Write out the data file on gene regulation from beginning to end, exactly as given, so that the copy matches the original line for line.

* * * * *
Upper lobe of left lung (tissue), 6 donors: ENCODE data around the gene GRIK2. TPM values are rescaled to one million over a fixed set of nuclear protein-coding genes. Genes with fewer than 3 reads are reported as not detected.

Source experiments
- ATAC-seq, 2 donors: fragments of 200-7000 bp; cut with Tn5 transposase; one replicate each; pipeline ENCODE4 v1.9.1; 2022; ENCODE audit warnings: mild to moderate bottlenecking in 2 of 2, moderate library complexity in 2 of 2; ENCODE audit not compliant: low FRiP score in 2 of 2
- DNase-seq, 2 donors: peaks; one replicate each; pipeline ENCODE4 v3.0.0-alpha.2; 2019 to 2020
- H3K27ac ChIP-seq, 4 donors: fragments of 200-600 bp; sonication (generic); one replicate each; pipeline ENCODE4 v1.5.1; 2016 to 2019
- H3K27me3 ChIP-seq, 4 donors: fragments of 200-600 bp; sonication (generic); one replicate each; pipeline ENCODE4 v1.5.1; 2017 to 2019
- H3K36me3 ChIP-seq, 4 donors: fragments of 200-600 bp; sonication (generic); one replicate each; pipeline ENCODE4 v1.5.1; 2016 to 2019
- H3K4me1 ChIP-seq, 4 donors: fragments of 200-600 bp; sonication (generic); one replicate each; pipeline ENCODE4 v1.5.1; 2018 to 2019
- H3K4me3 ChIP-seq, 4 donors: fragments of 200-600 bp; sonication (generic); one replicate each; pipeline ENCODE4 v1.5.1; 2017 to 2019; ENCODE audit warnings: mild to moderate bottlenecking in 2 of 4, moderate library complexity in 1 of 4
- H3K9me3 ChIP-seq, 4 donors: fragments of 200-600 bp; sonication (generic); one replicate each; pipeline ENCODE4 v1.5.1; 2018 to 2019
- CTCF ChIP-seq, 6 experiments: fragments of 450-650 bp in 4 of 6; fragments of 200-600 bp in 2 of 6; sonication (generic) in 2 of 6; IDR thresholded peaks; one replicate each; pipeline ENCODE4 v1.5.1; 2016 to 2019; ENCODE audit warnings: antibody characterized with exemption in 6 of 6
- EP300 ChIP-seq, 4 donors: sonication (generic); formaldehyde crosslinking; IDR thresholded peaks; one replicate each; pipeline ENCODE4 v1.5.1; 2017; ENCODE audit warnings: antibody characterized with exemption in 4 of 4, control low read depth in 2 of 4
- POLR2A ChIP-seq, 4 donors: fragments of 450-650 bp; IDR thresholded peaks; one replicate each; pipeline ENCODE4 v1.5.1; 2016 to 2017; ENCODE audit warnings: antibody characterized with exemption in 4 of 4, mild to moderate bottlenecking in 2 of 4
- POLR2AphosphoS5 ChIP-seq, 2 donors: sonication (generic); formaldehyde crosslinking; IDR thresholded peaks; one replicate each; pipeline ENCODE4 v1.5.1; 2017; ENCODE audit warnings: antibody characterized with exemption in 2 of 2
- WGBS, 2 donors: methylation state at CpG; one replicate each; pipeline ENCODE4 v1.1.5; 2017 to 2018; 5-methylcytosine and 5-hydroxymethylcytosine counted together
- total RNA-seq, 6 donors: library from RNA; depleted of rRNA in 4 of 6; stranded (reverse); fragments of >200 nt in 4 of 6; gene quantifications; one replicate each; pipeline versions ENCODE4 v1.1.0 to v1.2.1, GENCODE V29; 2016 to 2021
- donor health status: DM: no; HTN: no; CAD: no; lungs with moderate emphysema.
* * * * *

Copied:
Upper lobe of left lung (tissue), 6 donors: ENCODE data around the gene GRIK2. TPM values are rescaled to one million over a fixed set of nuclear protein-coding genes. Genes with fewer than 3 reads are reported as not detected.

Source experiments
- ATAC-seq, 2 donors: fragments of 200-7000 bp; cut with Tn5 transposase; one replicate each; pipeline ENCODE4 v1.9.1; 2022; ENCODE audit warnings: mild to moderate bottlenecking in 2 of 2, moderate library complexity in 2 of 2; ENCODE audit not compliant: low FRiP score in 2 of 2
- DNase-seq, 2 donors: peaks; one replicate each; pipeline ENCODE4 v3.0.0-alpha.2; 2019 to 2020
- H3K27ac ChIP-seq, 4 donors: fragments of 200-600 bp; sonication (generic); one replicate each; pipeline ENCODE4 v1.5.1; 2016 to 2019
- H3K27me3 ChIP-seq, 4 donors: fragments of 200-600 bp; sonication (generic); one replicate each; pipeline ENCODE4 v1.5.1; 2017 to 2019
- H3K36me3 ChIP-seq, 4 donors: fragments of 200-600 bp; sonication (generic); one replicate each; pipeline ENCODE4 v1.5.1; 2016 to 2019
- H3K4me1 ChIP-seq, 4 donors: fragments of 200-600 bp; sonication (generic); one replicate each; pipeline ENCODE4 v1.5.1; 2018 to 2019
- H3K4me3 ChIP-seq, 4 donors: fragments of 200-600 bp; sonication (generic); one replicate each; pipeline ENCODE4 v1.5.1; 2017 to 2019; ENCODE audit warnings: mild to moderate bottlenecking in 2 of 4, moderate library complexity in 1 of 4
- H3K9me3 ChIP-seq, 4 donors: fragments of 200-600 bp; sonication (generic); one replicate each; pipeline ENCODE4 v1.5.1; 2018 to 2019
- CTCF ChIP-seq, 6 experiments: fragments of 450-650 bp in 4 of 6; fragments of 200-600 bp in 2 of 6; sonication (generic) in 2 of 6; IDR thresholded peaks; one replicate each; pipeline ENCODE4 v1.5.1; 2016 to 2019; ENCODE audit warnings: antibody characterized with exemption in 6 of 6
- EP300 ChIP-seq, 4 donors: sonication (generic); formaldehyde crosslinking; IDR thresholded peaks; one replicate each; pipeline ENCODE4 v1.5.1; 2017; ENCODE audit warnings: antibody characterized with exemption in 4 of 4, control low read depth in 2 of 4
- POLR2A ChIP-seq, 4 donors: fragments of 450-650 bp; IDR thresholded peaks; one replicate each; pipeline ENCODE4 v1.5.1; 2016 to 2017; ENCODE audit warnings: antibody characterized with exemption in 4 of 4, mild to moderate bottlenecking in 2 of 4
- POLR2AphosphoS5 ChIP-seq, 2 donors: sonication (generic); formaldehyde crosslinking; IDR thresholded peaks; one replicate each; pipeline ENCODE4 v1.5.1; 2017; ENCODE audit warnings: antibody characterized with exemption in 2 of 2
- WGBS, 2 donors: methylation state at CpG; one replicate each; pipeline ENCODE4 v1.1.5; 2017 to 2018; 5-methylcytosine and 5-hydroxymethylcytosine counted together
- total RNA-seq, 6 donors: library from RNA; depleted of rRNA in 4 of 6; stranded (reverse); fragments of >200 nt in 4 of 6; gene quantifications; one replicate each; pipeline versions ENCODE4 v1.1.0 to v1.2.1, GENCODE V29; 2016 to 2021
- donor health status: DM: no; HTN: no; CAD: no; lungs with moderate emphysema.